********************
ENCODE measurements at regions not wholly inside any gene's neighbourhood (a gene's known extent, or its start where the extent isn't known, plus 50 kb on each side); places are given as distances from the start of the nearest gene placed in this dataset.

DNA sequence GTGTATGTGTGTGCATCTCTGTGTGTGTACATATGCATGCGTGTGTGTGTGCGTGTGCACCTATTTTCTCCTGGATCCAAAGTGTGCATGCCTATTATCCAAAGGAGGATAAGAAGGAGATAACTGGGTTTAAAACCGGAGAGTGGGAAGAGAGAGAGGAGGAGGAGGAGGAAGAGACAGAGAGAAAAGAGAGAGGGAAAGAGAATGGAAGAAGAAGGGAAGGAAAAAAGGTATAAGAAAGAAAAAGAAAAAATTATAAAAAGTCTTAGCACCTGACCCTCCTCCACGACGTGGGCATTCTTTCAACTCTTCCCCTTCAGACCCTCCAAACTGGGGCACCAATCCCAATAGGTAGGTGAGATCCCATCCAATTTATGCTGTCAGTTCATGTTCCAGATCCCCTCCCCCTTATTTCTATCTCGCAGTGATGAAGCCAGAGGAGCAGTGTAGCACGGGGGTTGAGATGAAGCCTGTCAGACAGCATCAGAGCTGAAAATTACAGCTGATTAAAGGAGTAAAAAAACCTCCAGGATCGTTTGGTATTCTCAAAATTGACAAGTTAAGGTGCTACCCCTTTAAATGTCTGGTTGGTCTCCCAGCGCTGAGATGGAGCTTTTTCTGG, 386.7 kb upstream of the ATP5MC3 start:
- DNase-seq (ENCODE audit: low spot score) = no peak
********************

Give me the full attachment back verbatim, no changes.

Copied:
ENCODE measurements at regions not wholly inside any gene's neighbourhood (a gene's known extent, or its start where the extent isn't known, plus 50 kb on each side); places are given as distances from the start of the nearest gene placed in this dataset.

DNA sequence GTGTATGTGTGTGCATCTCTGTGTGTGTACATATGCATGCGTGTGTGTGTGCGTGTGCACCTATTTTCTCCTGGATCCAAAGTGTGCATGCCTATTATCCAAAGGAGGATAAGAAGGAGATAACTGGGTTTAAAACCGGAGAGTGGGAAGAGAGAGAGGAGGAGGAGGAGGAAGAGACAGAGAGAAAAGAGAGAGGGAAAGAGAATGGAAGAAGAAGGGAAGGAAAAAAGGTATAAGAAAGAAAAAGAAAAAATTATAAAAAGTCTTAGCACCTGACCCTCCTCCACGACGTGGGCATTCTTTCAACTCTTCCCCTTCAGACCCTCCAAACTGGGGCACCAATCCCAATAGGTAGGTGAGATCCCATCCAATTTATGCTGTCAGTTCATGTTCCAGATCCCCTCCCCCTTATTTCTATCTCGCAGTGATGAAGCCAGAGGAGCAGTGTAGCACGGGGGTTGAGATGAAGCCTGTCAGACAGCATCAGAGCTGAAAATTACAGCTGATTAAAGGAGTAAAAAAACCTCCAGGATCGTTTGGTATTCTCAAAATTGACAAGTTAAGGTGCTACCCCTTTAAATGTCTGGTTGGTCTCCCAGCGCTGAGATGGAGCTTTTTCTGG, 386.7 kb upstream of the ATP5MC3 start:
- DNase-seq (ENCODE audit: low spot score) = no peak